Noise-cancelling headphones are the most high tech option available at the moment. Sound propagates as waves, and all waves can be manipulated by the addition of other patterns of waveforms. Noise-cancelling tech uses a microphone to detect ambient noise, inverts the waveform, then adds the 180 degree inverse wave to the soundwaves being played. This almost completely neutralises the sound of the outside world, isolating the user in a audio world of their own. Fantastic news... unless you are trying to cross the road, then you have rendered yourself deaf and thus in far greater danger! I won’t dwell too much on this particular risk, but it is still worth bearing it in mind.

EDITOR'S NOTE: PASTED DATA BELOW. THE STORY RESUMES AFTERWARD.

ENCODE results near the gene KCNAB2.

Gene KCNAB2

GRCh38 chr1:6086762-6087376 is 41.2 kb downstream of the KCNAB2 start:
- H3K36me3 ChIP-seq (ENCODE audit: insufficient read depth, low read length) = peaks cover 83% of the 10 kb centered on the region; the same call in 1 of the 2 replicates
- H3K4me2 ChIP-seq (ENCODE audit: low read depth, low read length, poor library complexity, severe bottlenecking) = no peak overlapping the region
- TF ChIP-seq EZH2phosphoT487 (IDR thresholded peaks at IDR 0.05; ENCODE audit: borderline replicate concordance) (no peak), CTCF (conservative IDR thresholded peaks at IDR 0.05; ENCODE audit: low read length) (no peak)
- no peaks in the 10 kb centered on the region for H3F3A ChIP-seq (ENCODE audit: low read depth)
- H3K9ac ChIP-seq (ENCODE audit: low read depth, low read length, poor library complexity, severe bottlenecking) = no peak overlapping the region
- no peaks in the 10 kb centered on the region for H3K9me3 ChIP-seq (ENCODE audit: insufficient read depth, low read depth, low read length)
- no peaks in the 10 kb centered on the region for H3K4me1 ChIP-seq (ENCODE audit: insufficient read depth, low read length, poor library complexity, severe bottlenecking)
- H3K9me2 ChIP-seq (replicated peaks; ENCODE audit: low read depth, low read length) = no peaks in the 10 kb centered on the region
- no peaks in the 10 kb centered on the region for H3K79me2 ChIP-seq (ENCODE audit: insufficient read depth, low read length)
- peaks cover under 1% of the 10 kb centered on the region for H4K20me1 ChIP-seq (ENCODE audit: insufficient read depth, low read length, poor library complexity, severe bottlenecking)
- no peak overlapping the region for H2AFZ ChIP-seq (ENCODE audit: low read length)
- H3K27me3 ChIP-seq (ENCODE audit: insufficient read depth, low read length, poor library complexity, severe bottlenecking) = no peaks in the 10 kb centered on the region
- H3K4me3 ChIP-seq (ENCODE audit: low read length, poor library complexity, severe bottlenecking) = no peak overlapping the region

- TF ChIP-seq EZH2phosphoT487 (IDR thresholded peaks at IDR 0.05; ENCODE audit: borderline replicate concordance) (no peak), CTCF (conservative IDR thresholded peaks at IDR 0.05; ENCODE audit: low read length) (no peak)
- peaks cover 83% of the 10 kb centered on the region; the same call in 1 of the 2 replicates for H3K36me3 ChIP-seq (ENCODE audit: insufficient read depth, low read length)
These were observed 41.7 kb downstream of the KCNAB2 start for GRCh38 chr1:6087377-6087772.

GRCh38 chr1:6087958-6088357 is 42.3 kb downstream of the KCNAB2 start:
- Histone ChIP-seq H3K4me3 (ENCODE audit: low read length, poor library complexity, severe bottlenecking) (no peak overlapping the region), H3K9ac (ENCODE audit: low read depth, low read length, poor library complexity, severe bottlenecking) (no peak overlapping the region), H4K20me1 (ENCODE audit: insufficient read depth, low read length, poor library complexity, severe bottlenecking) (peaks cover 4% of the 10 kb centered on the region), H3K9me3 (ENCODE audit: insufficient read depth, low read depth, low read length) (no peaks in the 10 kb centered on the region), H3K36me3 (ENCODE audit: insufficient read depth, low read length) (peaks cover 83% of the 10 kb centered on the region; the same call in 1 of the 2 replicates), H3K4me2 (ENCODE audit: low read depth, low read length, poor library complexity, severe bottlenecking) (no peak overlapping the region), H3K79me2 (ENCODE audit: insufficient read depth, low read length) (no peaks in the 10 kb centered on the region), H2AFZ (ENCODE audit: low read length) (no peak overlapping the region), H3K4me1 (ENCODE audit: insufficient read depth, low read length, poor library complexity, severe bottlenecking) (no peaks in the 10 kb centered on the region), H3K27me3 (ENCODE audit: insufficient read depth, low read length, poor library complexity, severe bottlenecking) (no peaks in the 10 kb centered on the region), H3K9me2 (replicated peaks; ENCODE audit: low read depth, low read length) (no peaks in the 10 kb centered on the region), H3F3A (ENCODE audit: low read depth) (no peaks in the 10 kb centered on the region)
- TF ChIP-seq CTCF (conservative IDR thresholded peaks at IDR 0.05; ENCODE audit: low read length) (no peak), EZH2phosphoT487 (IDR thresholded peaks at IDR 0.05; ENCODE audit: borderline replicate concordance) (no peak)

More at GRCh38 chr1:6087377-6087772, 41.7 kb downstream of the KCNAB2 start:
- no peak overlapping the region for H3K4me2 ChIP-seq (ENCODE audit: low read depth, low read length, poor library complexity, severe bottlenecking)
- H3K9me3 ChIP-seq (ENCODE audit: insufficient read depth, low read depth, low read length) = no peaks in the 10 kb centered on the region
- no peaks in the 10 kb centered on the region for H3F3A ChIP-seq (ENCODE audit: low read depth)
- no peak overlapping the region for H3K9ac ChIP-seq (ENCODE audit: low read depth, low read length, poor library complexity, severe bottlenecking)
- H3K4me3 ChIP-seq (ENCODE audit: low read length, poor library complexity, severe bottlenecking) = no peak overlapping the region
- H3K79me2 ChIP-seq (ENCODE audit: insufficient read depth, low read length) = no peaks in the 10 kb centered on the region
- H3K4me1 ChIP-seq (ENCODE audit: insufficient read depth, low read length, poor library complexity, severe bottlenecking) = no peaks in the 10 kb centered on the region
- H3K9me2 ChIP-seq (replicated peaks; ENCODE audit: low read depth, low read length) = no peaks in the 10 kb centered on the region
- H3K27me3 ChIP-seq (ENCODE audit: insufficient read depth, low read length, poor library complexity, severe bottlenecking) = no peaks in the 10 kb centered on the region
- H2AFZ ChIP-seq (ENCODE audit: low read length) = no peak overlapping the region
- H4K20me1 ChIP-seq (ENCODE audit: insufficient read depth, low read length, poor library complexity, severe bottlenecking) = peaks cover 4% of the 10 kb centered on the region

Noise-cancelling headphones use almost identical components to the earpieces considered on Tuesday, with a diametrically opposite effect. If earpieces bind us together into co-operative cyborg collectives, noise-cancelling headphones shut out the outside world and isolate us. Setting aside the practical problems of combining these kinds of headphones with motorised vehicles, this is not necessarily a situation provoking any kind of moral debility. Everyone needs their alone time, and being able to focus precisely upon sounds is especially useful for sound engineers and other people who work closely with audio data. But the noise-cancelling headphone is emblematic of a world of consumers invited and tempted to revel in private solipsism. Shutting out the people around us is a natural instinct for humans – as Kant suggested, we are a species who primary collective experience is one of ‘sociable unsociability.’ We paradoxically want and need to be around other humans, even though we can’t always bear to do so, and tend to sabotage our social bonds through petty competitiveness.